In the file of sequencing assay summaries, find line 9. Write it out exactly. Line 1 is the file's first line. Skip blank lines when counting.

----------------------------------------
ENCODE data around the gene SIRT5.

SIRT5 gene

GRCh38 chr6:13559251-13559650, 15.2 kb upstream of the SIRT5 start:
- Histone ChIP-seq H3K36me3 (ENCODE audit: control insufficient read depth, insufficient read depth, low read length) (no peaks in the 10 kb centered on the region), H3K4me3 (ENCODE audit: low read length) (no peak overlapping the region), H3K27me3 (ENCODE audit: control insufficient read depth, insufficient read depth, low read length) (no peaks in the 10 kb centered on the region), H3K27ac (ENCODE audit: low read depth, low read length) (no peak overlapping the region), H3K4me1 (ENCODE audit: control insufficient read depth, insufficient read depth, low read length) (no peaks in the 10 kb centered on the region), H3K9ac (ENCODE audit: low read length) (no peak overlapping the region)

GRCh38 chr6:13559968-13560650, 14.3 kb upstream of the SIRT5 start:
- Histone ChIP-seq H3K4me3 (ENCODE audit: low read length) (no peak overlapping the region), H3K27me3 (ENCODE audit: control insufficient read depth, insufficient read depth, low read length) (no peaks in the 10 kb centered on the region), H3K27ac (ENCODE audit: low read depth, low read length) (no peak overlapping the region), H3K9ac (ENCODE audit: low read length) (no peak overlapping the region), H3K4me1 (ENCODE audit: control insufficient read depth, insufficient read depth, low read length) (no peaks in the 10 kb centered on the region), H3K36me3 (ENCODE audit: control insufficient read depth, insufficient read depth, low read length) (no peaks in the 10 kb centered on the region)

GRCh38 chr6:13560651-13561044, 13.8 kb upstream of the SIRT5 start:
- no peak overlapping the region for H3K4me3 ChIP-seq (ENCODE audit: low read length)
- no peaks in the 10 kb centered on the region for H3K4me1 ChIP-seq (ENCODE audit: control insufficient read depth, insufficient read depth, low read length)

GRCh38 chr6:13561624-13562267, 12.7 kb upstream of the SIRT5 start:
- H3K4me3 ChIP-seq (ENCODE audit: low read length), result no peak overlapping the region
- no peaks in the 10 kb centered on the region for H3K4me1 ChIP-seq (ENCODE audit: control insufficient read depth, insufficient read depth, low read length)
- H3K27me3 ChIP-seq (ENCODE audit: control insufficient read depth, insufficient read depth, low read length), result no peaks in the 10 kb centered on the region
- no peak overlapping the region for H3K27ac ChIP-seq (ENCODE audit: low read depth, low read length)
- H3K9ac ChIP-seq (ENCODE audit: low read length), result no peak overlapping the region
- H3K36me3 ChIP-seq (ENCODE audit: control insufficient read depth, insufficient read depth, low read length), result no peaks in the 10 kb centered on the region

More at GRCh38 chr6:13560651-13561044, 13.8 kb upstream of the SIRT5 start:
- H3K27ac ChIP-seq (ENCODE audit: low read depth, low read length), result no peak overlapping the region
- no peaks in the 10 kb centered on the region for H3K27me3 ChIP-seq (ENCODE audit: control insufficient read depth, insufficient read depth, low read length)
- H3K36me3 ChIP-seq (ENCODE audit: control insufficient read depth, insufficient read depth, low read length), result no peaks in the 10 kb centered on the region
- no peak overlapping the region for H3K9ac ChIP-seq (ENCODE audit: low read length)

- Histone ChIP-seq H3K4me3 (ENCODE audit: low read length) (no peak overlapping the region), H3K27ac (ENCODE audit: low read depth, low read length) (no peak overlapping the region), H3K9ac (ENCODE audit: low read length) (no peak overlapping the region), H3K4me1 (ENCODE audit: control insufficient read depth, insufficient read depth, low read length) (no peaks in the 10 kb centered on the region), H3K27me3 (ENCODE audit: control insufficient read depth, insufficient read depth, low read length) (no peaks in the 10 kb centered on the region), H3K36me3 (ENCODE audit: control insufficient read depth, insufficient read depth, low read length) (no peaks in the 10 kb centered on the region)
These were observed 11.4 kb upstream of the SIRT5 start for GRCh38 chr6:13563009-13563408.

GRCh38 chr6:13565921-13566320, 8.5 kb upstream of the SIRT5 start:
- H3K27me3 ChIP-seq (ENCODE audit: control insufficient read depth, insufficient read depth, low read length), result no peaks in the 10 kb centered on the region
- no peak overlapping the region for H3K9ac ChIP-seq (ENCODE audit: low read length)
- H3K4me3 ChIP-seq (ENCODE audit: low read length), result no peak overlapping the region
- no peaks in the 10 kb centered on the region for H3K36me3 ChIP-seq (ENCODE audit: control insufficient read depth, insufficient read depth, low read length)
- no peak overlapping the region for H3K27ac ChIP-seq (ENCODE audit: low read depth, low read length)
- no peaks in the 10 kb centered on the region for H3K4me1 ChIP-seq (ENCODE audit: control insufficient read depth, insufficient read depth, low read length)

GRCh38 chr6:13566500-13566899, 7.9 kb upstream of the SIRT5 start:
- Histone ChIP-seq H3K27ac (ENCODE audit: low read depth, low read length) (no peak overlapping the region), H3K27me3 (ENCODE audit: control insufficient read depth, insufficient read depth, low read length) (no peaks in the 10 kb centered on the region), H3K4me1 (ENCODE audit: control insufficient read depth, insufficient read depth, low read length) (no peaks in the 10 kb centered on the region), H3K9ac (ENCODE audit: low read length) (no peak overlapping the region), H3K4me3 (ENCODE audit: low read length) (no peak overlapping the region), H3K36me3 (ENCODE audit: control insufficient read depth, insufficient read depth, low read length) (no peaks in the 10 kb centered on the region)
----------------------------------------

- no peaks in the 10 kb centered on the region for H3K4me1 ChIP-seq (ENCODE audit: control insufficient read depth, insufficient read depth, low read length)